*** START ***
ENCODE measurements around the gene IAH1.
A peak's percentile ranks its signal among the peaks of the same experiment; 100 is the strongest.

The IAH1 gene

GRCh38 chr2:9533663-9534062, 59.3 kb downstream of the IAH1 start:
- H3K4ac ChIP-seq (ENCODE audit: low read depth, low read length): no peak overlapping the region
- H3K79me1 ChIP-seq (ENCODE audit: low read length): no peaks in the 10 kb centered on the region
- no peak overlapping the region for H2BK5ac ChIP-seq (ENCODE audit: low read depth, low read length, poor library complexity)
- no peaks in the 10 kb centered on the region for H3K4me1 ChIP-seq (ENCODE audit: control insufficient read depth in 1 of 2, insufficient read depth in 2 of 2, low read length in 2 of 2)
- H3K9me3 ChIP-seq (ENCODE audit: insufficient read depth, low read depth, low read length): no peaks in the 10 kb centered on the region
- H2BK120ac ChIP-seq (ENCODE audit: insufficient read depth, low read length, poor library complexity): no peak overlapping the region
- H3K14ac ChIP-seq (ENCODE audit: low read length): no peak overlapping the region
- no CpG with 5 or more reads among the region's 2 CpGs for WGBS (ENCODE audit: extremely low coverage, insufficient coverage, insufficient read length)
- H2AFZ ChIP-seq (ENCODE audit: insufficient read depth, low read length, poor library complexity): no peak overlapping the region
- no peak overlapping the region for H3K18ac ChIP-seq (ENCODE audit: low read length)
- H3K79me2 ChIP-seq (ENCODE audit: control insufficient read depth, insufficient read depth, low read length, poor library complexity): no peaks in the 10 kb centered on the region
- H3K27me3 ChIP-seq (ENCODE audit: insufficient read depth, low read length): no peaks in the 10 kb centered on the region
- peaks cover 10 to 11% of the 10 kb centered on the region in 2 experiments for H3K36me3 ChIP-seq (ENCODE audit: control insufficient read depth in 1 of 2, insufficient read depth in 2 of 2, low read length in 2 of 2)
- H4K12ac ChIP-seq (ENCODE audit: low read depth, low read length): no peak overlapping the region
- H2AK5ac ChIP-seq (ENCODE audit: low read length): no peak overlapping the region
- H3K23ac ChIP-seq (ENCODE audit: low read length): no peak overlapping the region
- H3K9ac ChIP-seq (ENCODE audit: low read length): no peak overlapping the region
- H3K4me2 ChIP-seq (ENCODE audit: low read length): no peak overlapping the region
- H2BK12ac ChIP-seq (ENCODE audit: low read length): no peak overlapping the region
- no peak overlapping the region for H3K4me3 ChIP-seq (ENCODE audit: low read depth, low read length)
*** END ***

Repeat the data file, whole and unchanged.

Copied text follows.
ENCODE measurements around the gene IAH1.
A peak's percentile ranks its signal among the peaks of the same experiment; 100 is the strongest.

The IAH1 gene

GRCh38 chr2:9533663-9534062, 59.3 kb downstream of the IAH1 start:
- H3K4ac ChIP-seq (ENCODE audit: low read depth, low read length): no peak overlapping the region
- H3K79me1 ChIP-seq (ENCODE audit: low read length): no peaks in the 10 kb centered on the region
- no peak overlapping the region for H2BK5ac ChIP-seq (ENCODE audit: low read depth, low read length, poor library complexity)
- no peaks in the 10 kb centered on the region for H3K4me1 ChIP-seq (ENCODE audit: control insufficient read depth in 1 of 2, insufficient read depth in 2 of 2, low read length in 2 of 2)
- H3K9me3 ChIP-seq (ENCODE audit: insufficient read depth, low read depth, low read length): no peaks in the 10 kb centered on the region
- H2BK120ac ChIP-seq (ENCODE audit: insufficient read depth, low read length, poor library complexity): no peak overlapping the region
- H3K14ac ChIP-seq (ENCODE audit: low read length): no peak overlapping the region
- no CpG with 5 or more reads among the region's 2 CpGs for WGBS (ENCODE audit: extremely low coverage, insufficient coverage, insufficient read length)
- H2AFZ ChIP-seq (ENCODE audit: insufficient read depth, low read length, poor library complexity): no peak overlapping the region
- no peak overlapping the region for H3K18ac ChIP-seq (ENCODE audit: low read length)
- H3K79me2 ChIP-seq (ENCODE audit: control insufficient read depth, insufficient read depth, low read length, poor library complexity): no peaks in the 10 kb centered on the region
- H3K27me3 ChIP-seq (ENCODE audit: insufficient read depth, low read length): no peaks in the 10 kb centered on the region
- peaks cover 10 to 11% of the 10 kb centered on the region in 2 experiments for H3K36me3 ChIP-seq (ENCODE audit: control insufficient read depth in 1 of 2, insufficient read depth in 2 of 2, low read length in 2 of 2)
- H4K12ac ChIP-seq (ENCODE audit: low read depth, low read length): no peak overlapping the region
- H2AK5ac ChIP-seq (ENCODE audit: low read length): no peak overlapping the region
- H3K23ac ChIP-seq (ENCODE audit: low read length): no peak overlapping the region
- H3K9ac ChIP-seq (ENCODE audit: low read length): no peak overlapping the region
- H3K4me2 ChIP-seq (ENCODE audit: low read length): no peak overlapping the region
- H2BK12ac ChIP-seq (ENCODE audit: low read length): no peak overlapping the region
- no peak overlapping the region for H3K4me3 ChIP-seq (ENCODE audit: low read depth, low read length)